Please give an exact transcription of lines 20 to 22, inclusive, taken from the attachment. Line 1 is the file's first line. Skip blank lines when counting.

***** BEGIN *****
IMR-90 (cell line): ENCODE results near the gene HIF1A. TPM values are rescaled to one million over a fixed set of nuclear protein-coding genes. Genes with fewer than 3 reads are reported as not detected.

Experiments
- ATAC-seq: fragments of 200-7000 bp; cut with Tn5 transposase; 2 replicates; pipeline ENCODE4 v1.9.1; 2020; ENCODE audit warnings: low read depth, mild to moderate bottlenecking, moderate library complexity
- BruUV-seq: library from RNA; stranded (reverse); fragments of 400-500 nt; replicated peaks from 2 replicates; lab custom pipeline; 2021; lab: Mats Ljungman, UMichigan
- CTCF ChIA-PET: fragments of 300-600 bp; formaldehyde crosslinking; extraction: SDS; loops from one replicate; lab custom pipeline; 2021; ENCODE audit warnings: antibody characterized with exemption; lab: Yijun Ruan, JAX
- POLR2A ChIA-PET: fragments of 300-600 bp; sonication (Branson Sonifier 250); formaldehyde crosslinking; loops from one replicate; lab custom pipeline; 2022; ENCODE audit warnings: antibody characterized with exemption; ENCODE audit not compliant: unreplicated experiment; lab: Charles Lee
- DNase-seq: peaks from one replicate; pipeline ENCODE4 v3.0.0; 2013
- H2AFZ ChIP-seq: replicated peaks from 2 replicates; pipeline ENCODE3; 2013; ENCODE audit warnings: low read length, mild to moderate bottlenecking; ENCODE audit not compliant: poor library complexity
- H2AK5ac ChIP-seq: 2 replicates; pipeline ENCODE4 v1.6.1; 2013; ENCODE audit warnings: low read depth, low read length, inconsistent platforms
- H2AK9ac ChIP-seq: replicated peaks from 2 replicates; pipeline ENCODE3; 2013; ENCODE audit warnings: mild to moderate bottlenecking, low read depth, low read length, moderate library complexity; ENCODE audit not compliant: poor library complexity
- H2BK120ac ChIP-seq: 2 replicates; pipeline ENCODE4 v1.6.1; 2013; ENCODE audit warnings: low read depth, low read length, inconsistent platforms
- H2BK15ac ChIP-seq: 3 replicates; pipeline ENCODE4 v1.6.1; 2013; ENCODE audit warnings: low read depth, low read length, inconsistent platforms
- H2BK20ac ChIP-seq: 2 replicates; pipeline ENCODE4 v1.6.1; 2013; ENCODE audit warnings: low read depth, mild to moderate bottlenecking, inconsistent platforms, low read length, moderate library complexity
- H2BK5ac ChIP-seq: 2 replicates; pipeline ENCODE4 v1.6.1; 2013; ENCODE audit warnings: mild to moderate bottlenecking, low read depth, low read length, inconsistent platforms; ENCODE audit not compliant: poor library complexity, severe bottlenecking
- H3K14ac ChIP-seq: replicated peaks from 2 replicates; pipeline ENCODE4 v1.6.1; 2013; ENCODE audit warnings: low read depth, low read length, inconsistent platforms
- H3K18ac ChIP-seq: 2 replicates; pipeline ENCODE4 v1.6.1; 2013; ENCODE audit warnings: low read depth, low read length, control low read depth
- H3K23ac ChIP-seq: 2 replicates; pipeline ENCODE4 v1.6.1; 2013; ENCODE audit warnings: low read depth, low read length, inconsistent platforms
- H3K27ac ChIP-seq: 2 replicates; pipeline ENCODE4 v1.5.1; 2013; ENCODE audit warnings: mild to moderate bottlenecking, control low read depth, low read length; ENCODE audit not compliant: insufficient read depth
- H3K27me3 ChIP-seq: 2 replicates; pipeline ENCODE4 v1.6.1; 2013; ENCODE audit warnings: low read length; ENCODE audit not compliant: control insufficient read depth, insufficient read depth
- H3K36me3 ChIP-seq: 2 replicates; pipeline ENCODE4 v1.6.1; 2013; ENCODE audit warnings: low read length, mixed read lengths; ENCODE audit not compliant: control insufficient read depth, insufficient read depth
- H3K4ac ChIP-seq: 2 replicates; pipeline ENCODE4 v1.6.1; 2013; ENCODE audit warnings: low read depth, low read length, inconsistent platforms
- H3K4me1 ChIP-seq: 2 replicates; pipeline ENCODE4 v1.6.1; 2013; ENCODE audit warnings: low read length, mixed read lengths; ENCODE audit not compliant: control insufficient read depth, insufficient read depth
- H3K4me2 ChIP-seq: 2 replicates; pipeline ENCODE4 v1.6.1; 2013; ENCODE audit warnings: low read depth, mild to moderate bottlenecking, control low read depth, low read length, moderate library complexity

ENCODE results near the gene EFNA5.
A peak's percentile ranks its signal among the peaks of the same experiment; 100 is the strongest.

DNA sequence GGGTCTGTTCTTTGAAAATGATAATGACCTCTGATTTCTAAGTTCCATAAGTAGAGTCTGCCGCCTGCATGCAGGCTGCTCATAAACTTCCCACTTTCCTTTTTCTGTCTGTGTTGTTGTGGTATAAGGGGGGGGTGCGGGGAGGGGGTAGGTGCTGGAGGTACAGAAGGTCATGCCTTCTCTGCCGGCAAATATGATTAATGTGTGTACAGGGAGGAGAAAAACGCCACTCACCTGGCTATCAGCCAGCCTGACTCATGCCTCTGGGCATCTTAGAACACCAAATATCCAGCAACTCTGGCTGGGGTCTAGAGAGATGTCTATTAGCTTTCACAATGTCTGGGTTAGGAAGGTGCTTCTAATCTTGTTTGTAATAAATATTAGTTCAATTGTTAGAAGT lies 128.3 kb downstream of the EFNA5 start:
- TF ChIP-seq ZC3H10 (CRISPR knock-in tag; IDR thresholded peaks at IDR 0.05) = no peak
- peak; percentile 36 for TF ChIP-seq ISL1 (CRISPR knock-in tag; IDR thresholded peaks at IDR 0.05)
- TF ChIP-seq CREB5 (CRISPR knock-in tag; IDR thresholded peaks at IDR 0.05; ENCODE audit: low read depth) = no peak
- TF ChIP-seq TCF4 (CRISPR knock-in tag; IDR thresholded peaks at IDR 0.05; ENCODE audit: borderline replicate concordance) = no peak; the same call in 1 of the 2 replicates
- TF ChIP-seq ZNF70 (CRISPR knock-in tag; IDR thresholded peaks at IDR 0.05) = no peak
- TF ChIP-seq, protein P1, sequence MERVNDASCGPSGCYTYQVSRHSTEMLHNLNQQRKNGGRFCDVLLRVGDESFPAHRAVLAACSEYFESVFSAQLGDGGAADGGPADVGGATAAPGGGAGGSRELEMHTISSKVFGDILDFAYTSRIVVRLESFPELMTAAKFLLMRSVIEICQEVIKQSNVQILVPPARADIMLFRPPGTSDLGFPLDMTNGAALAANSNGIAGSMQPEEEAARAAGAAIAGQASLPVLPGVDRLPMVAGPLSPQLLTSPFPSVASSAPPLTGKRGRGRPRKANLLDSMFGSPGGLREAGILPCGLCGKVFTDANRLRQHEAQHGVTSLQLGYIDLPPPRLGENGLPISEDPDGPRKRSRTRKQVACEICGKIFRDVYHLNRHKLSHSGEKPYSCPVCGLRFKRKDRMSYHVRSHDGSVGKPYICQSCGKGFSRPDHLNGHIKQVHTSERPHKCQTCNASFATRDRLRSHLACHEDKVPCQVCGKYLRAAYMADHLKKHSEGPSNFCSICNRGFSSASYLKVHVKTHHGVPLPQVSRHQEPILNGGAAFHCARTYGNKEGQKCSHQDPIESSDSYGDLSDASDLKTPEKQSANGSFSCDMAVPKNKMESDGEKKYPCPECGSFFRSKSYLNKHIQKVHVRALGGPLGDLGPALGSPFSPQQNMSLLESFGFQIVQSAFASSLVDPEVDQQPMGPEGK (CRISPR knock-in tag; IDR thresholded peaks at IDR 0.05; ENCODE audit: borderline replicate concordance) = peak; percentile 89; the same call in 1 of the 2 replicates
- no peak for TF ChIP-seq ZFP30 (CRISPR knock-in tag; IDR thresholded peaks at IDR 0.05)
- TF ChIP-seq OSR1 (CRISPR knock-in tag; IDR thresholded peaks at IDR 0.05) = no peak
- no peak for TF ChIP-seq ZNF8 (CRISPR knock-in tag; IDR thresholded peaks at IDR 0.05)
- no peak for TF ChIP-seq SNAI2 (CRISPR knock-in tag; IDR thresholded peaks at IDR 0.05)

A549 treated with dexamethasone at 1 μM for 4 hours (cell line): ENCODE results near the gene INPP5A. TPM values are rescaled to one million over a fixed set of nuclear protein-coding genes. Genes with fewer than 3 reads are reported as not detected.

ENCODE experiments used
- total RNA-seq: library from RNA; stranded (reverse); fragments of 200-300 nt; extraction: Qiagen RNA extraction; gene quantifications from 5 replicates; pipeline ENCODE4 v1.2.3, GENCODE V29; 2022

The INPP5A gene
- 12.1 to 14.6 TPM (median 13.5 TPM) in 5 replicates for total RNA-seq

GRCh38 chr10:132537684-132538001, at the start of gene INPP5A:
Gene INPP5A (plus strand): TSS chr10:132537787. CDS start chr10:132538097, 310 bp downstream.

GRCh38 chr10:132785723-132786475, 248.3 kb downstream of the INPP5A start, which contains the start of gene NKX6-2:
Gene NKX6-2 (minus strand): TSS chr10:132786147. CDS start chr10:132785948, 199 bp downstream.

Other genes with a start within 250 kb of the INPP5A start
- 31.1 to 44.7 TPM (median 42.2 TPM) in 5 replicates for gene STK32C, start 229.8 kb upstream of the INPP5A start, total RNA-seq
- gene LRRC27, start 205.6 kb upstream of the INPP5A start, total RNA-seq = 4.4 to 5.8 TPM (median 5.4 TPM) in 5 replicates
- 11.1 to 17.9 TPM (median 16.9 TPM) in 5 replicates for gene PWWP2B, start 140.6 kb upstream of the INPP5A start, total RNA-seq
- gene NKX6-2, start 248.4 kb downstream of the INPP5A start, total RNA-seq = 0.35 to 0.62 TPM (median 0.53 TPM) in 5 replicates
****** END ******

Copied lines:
- H3K36me3 ChIP-seq: 2 replicates; pipeline ENCODE4 v1.6.1; 2013; ENCODE audit warnings: low read length, mixed read lengths; ENCODE audit not compliant: control insufficient read depth, insufficient read depth
- H3K4ac ChIP-seq: 2 replicates; pipeline ENCODE4 v1.6.1; 2013; ENCODE audit warnings: low read depth, low read length, inconsistent platforms
- H3K4me1 ChIP-seq: 2 replicates; pipeline ENCODE4 v1.6.1; 2013; ENCODE audit warnings: low read length, mixed read lengths; ENCODE audit not compliant: control insufficient read depth, insufficient read depth